Last edited by Kris Belchevski; February 22nd, 2006 at 02:23 PM.
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Old February 22nd, 2006, 01:26 PM   #9
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Hard to really give specific advice without better knowledge of the room and its' structure. Seems like there are a number of options.

ND gel the windows, to lower their intensity. Your'e still dealing with 'daylight' color temps in the 5k range however. Additionally, if you are counting on utilizing the sunlight, over the course of a long shooting day, the level will probably change as the angle of the sun alters.

You COULD CTO the window, changing the daylight to tungsten, then match with the china ball. You could ND and CTO the windows, reducing the intensity and changing the temperature both.

When I shot my gamers at a living room table, I covered the daylight windows with duvateen to black them out. It was supposed to be night anyway so it wasn't an issue. That might be possible??? I also suspended the china ball from the light fixture that was on the ceiling anyway. It was never in the shot. I just gaf-taped the cord along the ceiling and down a corner so it was out of the shot. China balls really are light-weight.


So a number of options available. Choices might be dictated by your budget and gear on hand. Do you HAVE the kino flos already? Do you need to buy gels? Whats the cost of gelling windows and using tungsten you have on hand versus renting kinos or HMI to blast though the windows.... Like I said, lots of choices.

Good luck!
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Old February 25th, 2006, 03:57 PM   #10
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If he gels or blacks out the windows, wouldn't it it show up as the camera circles the table?
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Old February 25th, 2006, 04:27 PM   #11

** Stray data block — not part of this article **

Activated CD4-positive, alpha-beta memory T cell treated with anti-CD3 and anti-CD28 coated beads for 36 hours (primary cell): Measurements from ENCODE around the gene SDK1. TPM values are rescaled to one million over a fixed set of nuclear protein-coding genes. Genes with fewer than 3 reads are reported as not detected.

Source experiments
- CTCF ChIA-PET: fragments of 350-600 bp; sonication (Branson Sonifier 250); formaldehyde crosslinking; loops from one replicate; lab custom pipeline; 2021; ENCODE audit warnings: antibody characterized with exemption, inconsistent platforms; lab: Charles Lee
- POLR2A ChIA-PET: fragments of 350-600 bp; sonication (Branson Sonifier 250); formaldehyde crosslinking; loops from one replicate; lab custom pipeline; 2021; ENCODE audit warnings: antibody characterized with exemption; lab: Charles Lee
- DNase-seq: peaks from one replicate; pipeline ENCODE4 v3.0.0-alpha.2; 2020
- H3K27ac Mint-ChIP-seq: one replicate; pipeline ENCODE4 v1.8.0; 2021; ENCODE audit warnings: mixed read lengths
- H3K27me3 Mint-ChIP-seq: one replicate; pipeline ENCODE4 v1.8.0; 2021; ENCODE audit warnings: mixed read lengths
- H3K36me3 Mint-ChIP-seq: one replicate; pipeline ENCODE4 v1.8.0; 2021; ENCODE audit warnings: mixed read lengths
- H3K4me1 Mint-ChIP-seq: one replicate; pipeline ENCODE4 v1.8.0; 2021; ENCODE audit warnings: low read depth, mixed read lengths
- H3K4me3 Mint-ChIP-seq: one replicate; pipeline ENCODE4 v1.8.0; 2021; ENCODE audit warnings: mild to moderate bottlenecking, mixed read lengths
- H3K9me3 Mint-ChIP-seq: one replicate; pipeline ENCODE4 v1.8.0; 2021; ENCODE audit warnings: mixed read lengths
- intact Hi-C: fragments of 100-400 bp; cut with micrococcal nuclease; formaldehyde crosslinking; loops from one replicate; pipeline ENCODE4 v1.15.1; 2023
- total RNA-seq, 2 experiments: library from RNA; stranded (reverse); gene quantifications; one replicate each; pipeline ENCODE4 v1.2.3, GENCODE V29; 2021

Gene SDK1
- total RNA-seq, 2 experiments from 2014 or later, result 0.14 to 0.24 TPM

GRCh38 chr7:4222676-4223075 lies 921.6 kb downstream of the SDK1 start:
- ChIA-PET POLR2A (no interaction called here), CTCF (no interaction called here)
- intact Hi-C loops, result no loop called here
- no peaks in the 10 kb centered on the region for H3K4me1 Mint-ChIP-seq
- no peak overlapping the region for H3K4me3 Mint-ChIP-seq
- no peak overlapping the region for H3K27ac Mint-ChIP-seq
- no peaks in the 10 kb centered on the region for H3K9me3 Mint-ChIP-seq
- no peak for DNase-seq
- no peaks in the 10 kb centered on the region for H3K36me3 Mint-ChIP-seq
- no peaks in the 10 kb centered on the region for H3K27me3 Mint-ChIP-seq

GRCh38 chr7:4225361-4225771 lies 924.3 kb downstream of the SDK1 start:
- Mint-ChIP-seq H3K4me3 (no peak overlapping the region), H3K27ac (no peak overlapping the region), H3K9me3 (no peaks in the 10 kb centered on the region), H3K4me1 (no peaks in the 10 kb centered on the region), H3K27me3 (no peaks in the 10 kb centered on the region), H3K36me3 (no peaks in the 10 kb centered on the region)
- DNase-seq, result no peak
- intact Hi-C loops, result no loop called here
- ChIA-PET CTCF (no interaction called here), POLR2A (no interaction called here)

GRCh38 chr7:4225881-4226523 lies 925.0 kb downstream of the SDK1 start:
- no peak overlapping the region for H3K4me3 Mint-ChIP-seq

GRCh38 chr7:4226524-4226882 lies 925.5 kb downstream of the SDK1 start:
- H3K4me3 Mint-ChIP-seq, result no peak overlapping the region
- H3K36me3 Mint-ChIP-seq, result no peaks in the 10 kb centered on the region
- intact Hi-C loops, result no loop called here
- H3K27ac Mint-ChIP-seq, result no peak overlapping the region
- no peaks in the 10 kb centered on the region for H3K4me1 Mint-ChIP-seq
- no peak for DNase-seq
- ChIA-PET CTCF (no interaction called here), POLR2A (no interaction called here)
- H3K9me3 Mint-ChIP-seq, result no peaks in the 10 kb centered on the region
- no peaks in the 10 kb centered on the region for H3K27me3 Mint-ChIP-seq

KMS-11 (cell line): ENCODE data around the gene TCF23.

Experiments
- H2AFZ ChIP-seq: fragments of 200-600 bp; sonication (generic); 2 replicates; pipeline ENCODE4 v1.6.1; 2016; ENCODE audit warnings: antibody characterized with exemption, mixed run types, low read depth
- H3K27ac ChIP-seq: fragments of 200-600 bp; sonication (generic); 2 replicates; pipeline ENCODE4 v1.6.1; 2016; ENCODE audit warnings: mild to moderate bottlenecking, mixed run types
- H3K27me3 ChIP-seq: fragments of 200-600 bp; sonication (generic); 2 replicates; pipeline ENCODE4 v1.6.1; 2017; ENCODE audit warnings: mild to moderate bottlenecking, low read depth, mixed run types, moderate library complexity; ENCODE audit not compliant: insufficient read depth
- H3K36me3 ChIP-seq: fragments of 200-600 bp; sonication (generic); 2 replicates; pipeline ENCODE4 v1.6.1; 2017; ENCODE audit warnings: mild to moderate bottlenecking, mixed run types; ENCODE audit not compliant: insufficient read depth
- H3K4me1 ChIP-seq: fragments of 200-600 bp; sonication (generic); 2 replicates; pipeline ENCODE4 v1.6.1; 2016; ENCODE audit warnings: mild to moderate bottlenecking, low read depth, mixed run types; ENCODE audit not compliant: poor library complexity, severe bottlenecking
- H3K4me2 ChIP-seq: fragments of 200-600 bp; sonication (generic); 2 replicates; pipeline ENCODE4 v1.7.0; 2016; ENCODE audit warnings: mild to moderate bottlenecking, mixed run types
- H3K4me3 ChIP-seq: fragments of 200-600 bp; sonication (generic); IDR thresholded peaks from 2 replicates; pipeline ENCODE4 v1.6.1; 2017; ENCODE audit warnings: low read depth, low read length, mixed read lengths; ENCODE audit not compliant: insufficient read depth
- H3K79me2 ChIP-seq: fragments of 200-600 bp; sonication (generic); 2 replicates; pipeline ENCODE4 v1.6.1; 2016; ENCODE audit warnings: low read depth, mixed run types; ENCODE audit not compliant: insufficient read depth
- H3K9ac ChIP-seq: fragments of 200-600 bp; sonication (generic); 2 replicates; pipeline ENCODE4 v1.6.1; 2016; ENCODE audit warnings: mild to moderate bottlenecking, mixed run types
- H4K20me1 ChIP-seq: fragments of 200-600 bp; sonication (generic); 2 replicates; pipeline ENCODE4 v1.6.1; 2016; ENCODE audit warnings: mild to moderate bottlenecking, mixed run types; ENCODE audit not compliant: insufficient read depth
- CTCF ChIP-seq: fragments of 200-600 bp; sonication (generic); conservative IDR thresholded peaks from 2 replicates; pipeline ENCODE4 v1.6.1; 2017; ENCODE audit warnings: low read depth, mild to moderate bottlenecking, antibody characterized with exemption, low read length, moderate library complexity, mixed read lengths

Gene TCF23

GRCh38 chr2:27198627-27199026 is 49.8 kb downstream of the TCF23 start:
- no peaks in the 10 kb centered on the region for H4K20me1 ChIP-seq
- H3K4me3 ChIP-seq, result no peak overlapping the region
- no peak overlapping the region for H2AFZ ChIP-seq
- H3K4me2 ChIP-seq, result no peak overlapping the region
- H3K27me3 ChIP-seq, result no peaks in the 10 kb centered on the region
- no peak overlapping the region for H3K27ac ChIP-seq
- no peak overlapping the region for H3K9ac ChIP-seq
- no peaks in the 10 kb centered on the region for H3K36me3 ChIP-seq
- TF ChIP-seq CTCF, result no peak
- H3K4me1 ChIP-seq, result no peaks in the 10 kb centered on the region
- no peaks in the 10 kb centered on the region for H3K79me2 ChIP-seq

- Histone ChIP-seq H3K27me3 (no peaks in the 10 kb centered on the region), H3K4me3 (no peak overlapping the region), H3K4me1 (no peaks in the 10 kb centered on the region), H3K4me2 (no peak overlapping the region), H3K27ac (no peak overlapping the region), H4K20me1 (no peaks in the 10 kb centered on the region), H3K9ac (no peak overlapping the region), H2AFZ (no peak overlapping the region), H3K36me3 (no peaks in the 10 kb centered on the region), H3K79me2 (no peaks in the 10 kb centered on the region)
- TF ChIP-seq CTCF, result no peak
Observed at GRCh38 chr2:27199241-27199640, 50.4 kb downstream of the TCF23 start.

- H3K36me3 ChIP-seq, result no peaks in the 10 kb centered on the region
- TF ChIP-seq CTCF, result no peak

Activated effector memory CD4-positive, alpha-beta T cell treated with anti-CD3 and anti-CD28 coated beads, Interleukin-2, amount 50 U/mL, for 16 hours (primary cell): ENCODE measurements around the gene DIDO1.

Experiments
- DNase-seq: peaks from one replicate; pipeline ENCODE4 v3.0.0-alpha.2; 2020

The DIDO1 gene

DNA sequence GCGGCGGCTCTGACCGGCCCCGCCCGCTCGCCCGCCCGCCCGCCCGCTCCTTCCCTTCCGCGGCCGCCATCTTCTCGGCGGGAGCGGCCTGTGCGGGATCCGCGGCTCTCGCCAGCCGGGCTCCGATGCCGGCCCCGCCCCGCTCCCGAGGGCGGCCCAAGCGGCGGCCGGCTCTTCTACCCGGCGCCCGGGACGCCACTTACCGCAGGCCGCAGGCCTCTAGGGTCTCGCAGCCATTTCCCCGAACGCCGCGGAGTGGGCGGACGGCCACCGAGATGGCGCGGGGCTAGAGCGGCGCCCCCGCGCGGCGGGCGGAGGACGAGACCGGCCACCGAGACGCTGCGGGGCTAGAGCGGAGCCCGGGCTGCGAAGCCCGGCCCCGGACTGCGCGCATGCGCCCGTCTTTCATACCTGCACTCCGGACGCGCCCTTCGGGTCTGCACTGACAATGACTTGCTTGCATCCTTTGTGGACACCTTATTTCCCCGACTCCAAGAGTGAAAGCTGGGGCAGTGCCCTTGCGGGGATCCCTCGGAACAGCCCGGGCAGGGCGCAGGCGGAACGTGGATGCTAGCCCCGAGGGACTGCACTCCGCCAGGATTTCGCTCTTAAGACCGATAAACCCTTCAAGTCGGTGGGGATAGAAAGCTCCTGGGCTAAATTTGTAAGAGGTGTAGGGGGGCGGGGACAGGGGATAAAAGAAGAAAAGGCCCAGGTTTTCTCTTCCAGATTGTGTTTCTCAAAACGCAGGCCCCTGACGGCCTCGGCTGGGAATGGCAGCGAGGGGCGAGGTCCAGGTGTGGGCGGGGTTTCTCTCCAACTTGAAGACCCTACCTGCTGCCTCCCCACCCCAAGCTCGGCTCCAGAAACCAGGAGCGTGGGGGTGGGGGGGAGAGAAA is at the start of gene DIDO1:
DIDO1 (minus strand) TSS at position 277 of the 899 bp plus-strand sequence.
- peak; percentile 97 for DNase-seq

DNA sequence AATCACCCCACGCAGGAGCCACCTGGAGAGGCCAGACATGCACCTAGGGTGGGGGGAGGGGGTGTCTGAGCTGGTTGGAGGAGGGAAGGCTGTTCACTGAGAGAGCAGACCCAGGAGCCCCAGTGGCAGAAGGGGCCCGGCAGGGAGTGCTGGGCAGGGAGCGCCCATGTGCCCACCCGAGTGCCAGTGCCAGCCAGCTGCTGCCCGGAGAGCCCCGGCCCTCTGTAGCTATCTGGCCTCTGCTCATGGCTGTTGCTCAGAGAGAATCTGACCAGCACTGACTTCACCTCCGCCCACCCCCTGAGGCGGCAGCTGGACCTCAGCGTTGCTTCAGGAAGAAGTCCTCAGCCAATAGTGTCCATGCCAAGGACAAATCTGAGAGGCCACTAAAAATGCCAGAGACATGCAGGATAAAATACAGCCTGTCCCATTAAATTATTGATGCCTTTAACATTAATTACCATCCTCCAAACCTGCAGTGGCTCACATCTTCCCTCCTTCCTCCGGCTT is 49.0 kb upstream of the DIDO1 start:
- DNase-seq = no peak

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Again, without knowing the layout or the 'time setting' for the scene.

If it's supposed to be nightime, then blacked out windows will just look like night.

If you gell with ND, CTO, and cover the windows completely with gel sheets (can be pretty expensive) then everything seen through the window will look 'normal'... because it's balanced and exposed for whats in the room.

But really, you shouldn't be shooting the light sources (even if they are windows) because they'll probably blow out compared to the rest of the room. The gell and blackout solution is for controlling the lighting WITHIN the room.
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Old February 25th, 2006, 05:11 PM   #12
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If you want to gel daytime windows and be able to see what is outside the windows, you need to use ND 1.2 gel (4 f-stops) to get the light level manageable unless you are using very powerful lights. Video has much less lattitude than film, so a bright daytime scene (with sky showing) will blow out indoor lighting unless using ND 1.2. If your outside does not include sky, you can probably get away with ND .9 (3 f-stops). The gels look REALLY dark to your eyes, but it is like magic once you look at it through the camera.

One thing to keep in mind when gelling windows is the reflections on the gel. Unless you apply the gel directly to the glass by cutting to fit and using a squeegee and soapy water to slide them in place, you will have "wrinkled" reflections. A polarizer will not work to eliminate the reflections because gel has a weird rainbow effect with a polarizer.

You may be able to get rolls of combined ND and CTO gel. This way, you can use tungsten with CTO/ND covered windows.

A roll of gel is a lot cheaper than using 20,000 watts of light. The reduction in heat will also be a huge benefit from using extra hot lights to balance to your windows. If you really want to be efficient, ND gel and daylight-balanced fluorescent light does a grea job matching up a scene.